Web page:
The Perfect Bloody Mary, the Best Bloody Mary, the Ultimate Bloody Mary. What do these all have in common? They’re all variations on a classic cocktail: the Bloody Mary. What gives one one designation versus another? Why, who makes it of course.
The Bloody Mary drink…errr cocktail, like many of the classic cocktails has a storied past. But who you ask will determine the origins of the drink that you’ll be told.
Fernand Petiot, was an American bartender at Harry’s New York Bar in Paris, and is credited as the creator of the first Bloody Mary back in the 1920’s. If the name of the bar sounds familiar, it’s because this bar not only attracted some worldly glitterati, but was also the birthplace of many of the classic drinks that have been making a huge comeback as of late: the Sidecar, the French 75 and the Monkey Gland. Fernand’s original Bloody Mary drink was equal parts tomato juice and vodka. The name, Bloody Mary, was suggested by a customer who stated the the drink reminded him of a place in Chicago called the Bucket of Blood and a girl from the club named Mary.
In 1934, Fernand Petiot shifted continents and relocated to the King Cole Bar at the St. Regis Hotel in New York City, and of course brought his Bloody Mary recipe with him.
New Yorkers who frequented the King Cole Bar were less than impressed with bland tomato juice and vodka bomb that was so popular in Paris. They thought it needed some serious improvement, by way of (to use a more modern catch phrase) kicking it up a notch. To please his spicy loving patrons, Petiot added cayenne and black peppers, Worcestershire sauce, lemon and a dash of Tabasco sauce. The verdict is still out on when the horseradish was added, as well as the ubiquitous celery stick found in most glasses of the classic cocktail.
I’m here to throw another curve ball into the world of classic cocktails and turn the best Bloody Mary into the best Bloody Mary jello shot recipe for Valentine’s Day. How could I resist the combination of spicy red liquid, red hearts and a spicy holiday?
One of the coolest things about this jello shot recipe is the fact that you can turn your favorite Bloody Mary recipe into these cute heart shaped classic cocktails very easily. I’ll give you my Bloody Mary recipe, but feel free to use your favorite combination. The only thing you need to remember is the ratio of Knox gelatin to liquid, and that ratio is 1 packet of gelatin to 1 cup of liquid.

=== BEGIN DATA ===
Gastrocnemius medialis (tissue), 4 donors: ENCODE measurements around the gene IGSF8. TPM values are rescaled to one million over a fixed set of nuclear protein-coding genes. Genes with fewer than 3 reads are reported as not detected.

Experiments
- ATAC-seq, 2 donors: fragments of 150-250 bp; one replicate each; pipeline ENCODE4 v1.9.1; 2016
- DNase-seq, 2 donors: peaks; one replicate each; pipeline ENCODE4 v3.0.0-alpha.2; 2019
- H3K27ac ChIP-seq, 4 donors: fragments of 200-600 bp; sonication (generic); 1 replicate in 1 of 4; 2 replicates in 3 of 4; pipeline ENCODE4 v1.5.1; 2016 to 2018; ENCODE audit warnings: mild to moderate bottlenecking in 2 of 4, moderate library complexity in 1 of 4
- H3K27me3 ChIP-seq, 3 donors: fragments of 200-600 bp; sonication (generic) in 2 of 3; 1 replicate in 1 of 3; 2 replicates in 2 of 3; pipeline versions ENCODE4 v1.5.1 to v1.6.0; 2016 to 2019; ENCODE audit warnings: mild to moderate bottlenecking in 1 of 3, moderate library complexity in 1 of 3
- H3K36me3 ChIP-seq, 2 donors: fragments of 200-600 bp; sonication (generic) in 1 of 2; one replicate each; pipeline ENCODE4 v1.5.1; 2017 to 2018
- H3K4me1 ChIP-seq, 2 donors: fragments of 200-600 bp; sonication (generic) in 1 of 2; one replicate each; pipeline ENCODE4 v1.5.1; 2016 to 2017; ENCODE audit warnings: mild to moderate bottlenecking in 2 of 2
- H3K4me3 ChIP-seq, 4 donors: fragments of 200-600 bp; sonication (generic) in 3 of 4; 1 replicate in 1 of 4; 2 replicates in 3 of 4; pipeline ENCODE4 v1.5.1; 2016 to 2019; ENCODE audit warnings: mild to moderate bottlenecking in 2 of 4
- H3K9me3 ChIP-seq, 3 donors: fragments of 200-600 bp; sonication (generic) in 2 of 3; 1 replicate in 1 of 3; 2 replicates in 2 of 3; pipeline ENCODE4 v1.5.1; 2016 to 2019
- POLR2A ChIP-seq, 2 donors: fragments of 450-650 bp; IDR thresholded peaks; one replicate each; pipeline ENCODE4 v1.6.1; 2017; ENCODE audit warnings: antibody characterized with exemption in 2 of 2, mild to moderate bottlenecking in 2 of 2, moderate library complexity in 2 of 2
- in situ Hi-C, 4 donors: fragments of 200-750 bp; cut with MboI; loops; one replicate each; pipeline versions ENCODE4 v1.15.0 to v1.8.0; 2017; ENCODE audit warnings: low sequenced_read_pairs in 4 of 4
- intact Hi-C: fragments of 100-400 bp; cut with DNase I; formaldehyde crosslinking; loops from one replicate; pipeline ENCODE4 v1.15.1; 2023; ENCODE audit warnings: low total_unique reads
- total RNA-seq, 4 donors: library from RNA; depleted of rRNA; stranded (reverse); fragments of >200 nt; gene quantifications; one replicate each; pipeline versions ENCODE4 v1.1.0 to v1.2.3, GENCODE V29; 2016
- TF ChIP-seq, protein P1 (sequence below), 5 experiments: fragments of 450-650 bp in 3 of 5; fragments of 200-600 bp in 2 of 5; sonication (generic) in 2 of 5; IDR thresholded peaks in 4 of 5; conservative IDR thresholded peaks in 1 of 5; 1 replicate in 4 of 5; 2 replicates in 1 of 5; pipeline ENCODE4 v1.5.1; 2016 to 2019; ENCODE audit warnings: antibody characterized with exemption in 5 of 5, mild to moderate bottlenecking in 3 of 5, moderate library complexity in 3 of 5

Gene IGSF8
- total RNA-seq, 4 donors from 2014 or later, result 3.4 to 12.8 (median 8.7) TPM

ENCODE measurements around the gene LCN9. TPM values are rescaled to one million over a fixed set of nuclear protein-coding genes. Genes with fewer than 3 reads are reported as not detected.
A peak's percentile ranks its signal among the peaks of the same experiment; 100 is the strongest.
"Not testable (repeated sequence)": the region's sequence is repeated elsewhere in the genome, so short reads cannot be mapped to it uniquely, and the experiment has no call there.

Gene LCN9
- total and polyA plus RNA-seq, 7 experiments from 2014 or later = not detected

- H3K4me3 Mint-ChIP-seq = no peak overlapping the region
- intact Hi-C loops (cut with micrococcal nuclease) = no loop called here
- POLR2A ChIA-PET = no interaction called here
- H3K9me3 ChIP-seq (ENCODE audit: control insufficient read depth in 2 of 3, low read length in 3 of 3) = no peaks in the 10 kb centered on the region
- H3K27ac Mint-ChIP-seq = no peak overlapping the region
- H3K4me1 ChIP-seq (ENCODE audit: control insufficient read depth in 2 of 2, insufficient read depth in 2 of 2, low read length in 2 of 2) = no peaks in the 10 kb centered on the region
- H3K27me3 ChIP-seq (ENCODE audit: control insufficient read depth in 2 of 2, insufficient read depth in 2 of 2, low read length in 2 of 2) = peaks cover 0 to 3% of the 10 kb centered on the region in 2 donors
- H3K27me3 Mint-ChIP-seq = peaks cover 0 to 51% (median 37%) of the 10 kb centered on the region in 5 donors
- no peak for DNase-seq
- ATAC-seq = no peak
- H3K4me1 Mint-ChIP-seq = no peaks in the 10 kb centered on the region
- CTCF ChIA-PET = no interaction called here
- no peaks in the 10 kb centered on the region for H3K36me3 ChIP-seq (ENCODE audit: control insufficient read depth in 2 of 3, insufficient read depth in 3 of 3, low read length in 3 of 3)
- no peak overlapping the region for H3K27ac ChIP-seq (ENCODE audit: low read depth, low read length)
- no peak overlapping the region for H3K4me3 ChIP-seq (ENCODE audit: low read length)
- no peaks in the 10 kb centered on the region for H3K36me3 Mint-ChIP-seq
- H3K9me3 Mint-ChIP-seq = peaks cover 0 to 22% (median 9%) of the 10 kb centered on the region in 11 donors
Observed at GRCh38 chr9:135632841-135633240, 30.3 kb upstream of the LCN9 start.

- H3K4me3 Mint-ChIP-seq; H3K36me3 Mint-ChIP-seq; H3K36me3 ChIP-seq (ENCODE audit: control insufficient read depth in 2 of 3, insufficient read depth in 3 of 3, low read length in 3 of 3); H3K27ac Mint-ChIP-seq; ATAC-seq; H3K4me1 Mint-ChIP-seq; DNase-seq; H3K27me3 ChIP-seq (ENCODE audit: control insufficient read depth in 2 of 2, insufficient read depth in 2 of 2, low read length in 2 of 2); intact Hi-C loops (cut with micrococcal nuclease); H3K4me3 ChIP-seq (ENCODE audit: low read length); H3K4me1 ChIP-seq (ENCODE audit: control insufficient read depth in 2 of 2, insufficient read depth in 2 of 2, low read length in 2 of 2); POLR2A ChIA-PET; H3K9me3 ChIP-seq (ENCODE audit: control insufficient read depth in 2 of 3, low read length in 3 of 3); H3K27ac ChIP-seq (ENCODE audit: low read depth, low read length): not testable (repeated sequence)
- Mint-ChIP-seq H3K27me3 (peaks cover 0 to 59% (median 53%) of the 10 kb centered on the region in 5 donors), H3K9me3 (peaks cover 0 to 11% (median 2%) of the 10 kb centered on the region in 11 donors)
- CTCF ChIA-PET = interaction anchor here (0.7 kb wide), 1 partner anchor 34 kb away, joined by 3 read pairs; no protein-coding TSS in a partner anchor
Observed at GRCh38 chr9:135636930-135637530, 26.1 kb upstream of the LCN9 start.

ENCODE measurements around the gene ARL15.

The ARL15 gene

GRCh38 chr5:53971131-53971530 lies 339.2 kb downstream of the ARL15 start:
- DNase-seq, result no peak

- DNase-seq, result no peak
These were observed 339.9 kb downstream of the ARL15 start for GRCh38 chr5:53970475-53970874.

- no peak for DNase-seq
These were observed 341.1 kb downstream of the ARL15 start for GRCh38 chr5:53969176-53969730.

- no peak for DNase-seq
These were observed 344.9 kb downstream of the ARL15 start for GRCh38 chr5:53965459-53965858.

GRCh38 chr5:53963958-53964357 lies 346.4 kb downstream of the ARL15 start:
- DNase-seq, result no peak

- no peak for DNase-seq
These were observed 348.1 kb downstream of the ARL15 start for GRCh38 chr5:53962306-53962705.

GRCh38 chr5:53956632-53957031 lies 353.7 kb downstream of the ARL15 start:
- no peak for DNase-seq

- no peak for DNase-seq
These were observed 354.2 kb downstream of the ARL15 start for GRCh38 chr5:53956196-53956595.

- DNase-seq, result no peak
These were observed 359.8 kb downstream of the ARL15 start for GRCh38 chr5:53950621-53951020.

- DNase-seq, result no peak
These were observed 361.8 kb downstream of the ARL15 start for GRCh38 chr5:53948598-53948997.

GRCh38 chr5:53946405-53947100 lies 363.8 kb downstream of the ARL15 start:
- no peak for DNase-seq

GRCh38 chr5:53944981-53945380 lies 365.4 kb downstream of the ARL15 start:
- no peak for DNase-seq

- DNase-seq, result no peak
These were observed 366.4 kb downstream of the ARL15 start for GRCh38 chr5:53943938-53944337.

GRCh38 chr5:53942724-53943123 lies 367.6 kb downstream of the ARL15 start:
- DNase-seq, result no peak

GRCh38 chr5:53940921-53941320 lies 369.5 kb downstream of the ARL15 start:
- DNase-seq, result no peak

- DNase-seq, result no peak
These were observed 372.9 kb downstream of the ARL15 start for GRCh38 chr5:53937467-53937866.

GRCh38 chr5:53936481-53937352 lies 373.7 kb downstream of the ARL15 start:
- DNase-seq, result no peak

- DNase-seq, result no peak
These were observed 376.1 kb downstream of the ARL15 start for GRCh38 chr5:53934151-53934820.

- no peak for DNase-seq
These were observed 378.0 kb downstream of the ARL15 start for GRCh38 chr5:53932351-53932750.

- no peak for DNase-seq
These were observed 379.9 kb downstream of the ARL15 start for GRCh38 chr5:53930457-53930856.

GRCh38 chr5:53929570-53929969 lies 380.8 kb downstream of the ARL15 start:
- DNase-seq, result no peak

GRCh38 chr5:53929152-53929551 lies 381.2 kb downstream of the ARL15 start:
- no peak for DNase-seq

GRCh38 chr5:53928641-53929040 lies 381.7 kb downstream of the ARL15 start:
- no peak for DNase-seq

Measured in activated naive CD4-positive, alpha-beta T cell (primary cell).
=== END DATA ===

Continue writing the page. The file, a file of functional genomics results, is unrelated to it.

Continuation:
I realize that it’s not Valentine’s Day just yet, but since it falls on Monday I thought you might be planning something special for the weekend. Like I said earlier in the week, this has not been the best week for me. My relationship advice for you today is really straight forward and simple. You don’t have to perform over the top gestures (like sky writing to proclaim your love), buy expensive items or create the ultimate dinner for your loved one(s). Just look them in the eyes and tell them how you feel about them. If you really want to give them something, write them a heartfelt note.
Bloody Mary Jello Shots Recipe
Makes 12 hearts (depending on size of cookie cutter)
- 2 Packets of Knox Gelatin
- 1/2 Cup Vodka
- 1 1/2 Cups Tomato Juice
- 3 Tablespoons Lemon Juice
- 1 Teaspoon Horseradish (grated horseradish root)
- 1/4 Teaspoon Celery Salt
- 1/8 Teaspoon Fresh Ground Black Pepper
- 1/8 Teaspoon Worcestershire Sauce
- Tabasco Sauce (to taste)
- 1 Celery Stalk (cut into thin strips)
Pour vodka and 1/2 cup tomato juice into a container (that will hold 3 cups of liquid) and sprinkle gelatin on top. Let sit for 5 minutes.
Heat 1 cup of tomato juice to just before boiling.
Pour hot tomato juice into container with vodka, tomato juice and gelatin. Stir until gelatin is melted.
Stir in remaining ingredients.
Line a 7″ x 10″ pan with plastic wrap and pour liquid into pan and chill for at least 3 hours.
If cut up celery isn’t stiff, put pieces into a bowl of ice water until it stiffens up.
Remove chilled Bloody Mary gelatin from refrigerator.
Cut out shapes using a cookie cutter.
Carefully slide the celery sticks diagonally through the gelatin hearts.
Serve immediately or put into a sealed container and refrigerate.
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